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Now We Are Six*

Blogging on Peer-Reviewed Research

Is there any kid who does not love giraffes? They are just so amazing: tall, leggy, fast and graceful, with prehensile tongues and a need to go through complex calistehnics in order to drink. The favourites at zoos, in natural history museums and on TV nature shows.

Giraffes were also important players in the history of evolutionary thought and I bet you have all seen, and heard the criticisms of, the iconic comparison between Lamarck’s and Darwin’s notions of evolution using a comic strip featuring giraffes and how they got their long necks.

Giraffes sleep very little and mostly standing on their feet. They give birth while standing, with no apparent ill consequences to the newborn which, after falling from such a great height, gets up on its feet and is ready to walk and run with the herd within minutes.

Like almost any other mammalian species, a giraffe can sometimes be born albino, but in this case only the yellow background is white, while the brown splotches remain (similar to the “tuxedo” mutation in quail) suggesting that just one of the multiple “color” genes is malfunctioning.

The behavioral (sexual selection) hypothesis that the length of the giraffes’ necks has something to do with male-male fighting, co-called “necking”, is apparently going out of favor, while more ecological hypotheses are gaining in acceptance (again – this appears to be cyclical).

But, one thing that you think when you think of giraffes is the giraffe, i.e., one thing, one species. There have been inklings recently that this thinking may change, finally culminating in a very interesting paper published yesterday in Journal of Biology (free pdf of the paper is available):

A central question in the evolutionary diversification of large, widespread, mobile mammals is how substantial differentiation can arise, particularly in the absence of topographic or habitat barriers to dispersal. All extant giraffes (Giraffa camelopardalis) are currently considered to represent a single species classified into multiple subspecies. However, geographic variation in traits such as pelage pattern is clearly evident across the range in sub-Saharan Africa and abrupt transition zones
between different pelage types are typically not associated with extrinsic barriers to gene flow, suggesting reproductive isolation.

By analyzing mitochondrial DNA sequences and nuclear microsatellite loci, we show that there are at least six genealogically distinct lineages of giraffe in Africa, with little evidence of interbreeding between them. Some of these lineages appear to be maintained in the absence of contemporary barriers to gene flow, possibly by differences in reproductive timing or pelage-based assortative mating, suggesting that populations usually recognized as subspecies have a long history of reproductive isolation. Further, five of the six putative lineages also contain genetically discrete populations, yielding at least 11 genetically distinct populations.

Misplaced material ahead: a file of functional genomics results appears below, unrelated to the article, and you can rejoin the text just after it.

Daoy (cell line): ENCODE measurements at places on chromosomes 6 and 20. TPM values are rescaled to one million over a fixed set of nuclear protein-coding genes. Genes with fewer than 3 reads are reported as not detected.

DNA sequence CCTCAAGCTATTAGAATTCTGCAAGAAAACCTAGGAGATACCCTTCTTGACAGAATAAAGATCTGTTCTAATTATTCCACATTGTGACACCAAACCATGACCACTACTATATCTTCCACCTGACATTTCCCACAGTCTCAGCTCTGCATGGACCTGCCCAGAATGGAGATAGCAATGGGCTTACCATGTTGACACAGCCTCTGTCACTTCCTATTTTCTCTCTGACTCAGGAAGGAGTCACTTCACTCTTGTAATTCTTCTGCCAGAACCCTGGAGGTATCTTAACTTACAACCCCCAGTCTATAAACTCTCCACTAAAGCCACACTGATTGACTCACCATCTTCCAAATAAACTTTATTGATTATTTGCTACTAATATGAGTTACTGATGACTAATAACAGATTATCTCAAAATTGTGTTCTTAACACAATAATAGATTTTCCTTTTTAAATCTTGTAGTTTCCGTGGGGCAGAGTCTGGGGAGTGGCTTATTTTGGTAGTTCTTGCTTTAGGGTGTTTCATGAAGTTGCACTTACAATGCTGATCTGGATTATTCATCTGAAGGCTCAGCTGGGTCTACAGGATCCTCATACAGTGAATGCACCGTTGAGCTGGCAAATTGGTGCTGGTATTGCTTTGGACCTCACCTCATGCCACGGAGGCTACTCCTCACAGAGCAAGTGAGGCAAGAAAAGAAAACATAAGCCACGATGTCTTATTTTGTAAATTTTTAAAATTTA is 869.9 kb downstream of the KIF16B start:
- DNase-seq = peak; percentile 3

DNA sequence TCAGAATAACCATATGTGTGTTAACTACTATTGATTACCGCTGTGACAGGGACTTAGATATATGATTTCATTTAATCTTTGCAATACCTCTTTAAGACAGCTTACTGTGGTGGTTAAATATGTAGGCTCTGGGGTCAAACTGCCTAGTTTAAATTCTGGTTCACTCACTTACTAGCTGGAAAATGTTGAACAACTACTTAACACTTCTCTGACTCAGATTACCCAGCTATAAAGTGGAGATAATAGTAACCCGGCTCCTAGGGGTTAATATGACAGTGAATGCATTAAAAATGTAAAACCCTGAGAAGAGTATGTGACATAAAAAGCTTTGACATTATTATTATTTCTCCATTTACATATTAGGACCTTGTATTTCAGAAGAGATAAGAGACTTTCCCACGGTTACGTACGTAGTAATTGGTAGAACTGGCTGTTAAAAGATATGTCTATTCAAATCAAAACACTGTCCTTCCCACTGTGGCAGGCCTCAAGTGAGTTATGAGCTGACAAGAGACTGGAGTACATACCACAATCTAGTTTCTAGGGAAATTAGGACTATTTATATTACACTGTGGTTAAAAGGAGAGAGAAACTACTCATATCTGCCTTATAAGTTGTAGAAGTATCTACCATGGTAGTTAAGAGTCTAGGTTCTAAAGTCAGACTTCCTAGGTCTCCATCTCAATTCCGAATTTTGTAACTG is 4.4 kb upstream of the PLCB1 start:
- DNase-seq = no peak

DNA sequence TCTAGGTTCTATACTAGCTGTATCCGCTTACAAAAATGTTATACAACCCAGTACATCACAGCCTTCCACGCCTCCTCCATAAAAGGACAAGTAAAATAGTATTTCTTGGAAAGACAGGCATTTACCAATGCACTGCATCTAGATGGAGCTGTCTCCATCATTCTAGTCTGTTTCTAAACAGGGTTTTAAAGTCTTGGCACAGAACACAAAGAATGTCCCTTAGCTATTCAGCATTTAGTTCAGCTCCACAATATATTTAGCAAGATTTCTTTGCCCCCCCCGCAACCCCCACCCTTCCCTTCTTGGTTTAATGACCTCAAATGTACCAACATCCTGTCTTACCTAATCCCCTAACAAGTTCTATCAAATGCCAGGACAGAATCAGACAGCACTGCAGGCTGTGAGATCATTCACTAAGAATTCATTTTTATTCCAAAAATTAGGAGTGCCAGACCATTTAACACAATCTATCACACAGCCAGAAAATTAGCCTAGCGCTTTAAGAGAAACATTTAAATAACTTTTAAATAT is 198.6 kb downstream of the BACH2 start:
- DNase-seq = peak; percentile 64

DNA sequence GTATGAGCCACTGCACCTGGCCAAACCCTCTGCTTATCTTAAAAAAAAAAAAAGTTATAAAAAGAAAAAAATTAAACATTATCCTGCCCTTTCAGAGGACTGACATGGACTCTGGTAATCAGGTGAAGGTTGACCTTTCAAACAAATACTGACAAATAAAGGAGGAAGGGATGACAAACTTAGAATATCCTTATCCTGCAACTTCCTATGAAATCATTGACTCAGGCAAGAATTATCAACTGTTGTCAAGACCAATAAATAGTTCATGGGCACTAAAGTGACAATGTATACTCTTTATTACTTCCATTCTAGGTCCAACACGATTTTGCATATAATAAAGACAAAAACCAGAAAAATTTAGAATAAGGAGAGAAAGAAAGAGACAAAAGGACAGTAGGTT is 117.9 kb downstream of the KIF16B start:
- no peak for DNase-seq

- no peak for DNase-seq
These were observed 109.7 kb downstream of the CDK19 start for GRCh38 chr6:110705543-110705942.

Such extreme genetic subdivision within a large vertebrate with high dispersal capabilities is unprecedented and exceeds that of any other large African mammal. Our results have significant implications for giraffe conservation, and imply separate in situ and ex situ management, not only of pelage morphs, but also of local populations.

In other words, there appear to be more than one species of giraffes currently living in Africa – probably six species, and perhaps as many as eleven. And while the individuals of different giraffe species readily mate in captivity, it seems not to happen out in the wild.

Furthermore, two of those six new species belong to very small and shrinking populations. If the finding of this paper is accepted by the scientific community and the six populations receive official recognition as six species, this will turn the two smallest populations into endangered species, worthy of our protection.

An anonymous commenter on Grrrl’s blog has a great idea and I think we should start a contest: make a picture of Noah’s Ark with SIX pairs of giraffes towering over all the other pairs of animals instead of just one pair. Feel free to make it a LOLgiraffe picture. Post the links in the comments here or on Grrrl’s post and we’ll highlight them and pronounce the winners after the holidays.

* Apologies to A.A.Milne

Comments

  1. #1 The Ridger
    December 22, 2007

    Ummm. You realize that there would have to be seven pairs of each species, giraffes being clean animals?

  2. #2 Coturnix
    December 22, 2007

    Oh, I see: “one pair of unclean, seven pairs of clean”. Yummy giraffes, roasted, grilled, in a stew and on a spit! I can haz giraffeburger?

  3. #3 derek
    December 23, 2007

    Why does everybody think it’s a big mystery that giraffes have long necks, but nobody thinks it’s a big mystery that they have long legs? And how do they think a long-legged, short-necked giraffe would drink?

  4. #4 Darren Naish
    December 23, 2007

    Thanks for the links. It’s good to see all the coverage this new work in getting. I suppose I can only say ‘I told you so’.

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